Reporting scam emails to Met Police

Igor Mozolevsky mozolevsky at
Sun Dec 4 22:34:06 GMT 2011

On 4 December 2011 20:07, Clive D.W. Feather <clive at> wrote:
> Igor Mozolevsky said:
>>> Note that you need to show real loss, not just damage to reputation or
>>> something like that
>> [snip]
>> No, you merely need to show that `another' has been exposed to a risk
>> of loss (second alternative in §(2(1)(b)(ii)); loss includes not
>> getting something that one might get (note `might' not `will')
>> (§5(4)). One may argue that damaged reputation exposes the person
>> whose reputation was damaged to a risk of loss as a consequence.
> I disagree. Claiming that a damaged reputation leads to financial loss is
> too remote. The court will interpret the Act on the basis that that wording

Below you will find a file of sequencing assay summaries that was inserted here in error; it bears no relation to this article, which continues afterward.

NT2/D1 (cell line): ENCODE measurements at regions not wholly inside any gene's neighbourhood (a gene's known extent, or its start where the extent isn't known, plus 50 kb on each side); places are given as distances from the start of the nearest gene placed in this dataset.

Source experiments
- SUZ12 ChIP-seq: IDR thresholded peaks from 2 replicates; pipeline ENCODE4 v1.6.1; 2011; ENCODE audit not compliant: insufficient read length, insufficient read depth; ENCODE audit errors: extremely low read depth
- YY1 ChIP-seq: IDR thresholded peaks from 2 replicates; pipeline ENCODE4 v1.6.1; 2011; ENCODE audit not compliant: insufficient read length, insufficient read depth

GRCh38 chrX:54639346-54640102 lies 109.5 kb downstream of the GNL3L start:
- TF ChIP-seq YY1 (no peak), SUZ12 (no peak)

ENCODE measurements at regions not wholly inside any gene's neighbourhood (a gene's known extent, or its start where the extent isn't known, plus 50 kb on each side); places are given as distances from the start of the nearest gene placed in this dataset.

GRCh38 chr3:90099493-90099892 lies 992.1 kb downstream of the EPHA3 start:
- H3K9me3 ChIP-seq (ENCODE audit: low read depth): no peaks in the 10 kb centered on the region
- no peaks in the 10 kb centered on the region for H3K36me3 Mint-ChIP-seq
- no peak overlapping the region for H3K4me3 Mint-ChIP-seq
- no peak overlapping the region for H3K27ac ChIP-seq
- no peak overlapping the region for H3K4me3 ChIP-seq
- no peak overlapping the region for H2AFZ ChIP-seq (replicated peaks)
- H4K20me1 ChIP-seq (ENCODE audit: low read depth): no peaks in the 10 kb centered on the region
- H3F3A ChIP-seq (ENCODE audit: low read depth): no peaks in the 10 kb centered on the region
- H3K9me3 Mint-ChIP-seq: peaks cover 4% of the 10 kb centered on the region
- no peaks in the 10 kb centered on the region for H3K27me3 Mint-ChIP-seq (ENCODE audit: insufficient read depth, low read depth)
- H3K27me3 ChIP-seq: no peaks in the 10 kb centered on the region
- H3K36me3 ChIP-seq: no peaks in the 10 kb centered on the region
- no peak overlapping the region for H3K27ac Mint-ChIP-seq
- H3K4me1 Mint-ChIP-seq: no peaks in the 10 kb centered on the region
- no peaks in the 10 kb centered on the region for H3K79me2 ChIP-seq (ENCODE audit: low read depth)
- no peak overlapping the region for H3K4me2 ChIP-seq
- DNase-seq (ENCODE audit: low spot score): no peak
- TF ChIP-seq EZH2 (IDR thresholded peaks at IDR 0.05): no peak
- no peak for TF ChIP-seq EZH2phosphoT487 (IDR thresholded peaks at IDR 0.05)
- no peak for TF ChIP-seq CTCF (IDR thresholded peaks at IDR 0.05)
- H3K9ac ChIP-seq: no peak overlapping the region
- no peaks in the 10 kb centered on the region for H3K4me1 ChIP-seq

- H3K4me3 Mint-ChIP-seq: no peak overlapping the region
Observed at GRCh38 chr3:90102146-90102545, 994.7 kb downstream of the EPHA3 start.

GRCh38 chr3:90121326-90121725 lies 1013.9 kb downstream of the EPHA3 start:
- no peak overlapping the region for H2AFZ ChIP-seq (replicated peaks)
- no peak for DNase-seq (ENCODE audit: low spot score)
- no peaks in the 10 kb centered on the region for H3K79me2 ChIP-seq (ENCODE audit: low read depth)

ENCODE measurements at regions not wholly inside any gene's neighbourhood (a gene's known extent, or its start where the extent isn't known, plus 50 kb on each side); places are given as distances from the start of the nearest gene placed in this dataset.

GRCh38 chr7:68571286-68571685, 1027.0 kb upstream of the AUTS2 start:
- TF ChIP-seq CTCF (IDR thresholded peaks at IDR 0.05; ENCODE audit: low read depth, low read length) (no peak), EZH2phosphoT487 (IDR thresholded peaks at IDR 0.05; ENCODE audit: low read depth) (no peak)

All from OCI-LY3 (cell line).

> is significant, and on your interpretation it is nugatory.

Not sure what you mean by my interpretation, I said that you don't
need to prove loss but merely intent to expose to a risk of loss,
which is what the act says and is supported by Archbold [2012] at

Secondly there are authorities (granted, in a different context),
including the House of Lords ones, which recognise that damaged
reputation may lead to causal losses (e.g., Malik v. Bank of Credit
and Commerce Intl SA [1], where employees' future employment was
affected by employer's bad reputation). Like I said in my original
message, I don't know whether applying same reasoning, mutatis
mutandis, to fraud would work.

1. [1998] AC 20,


Igor :-)

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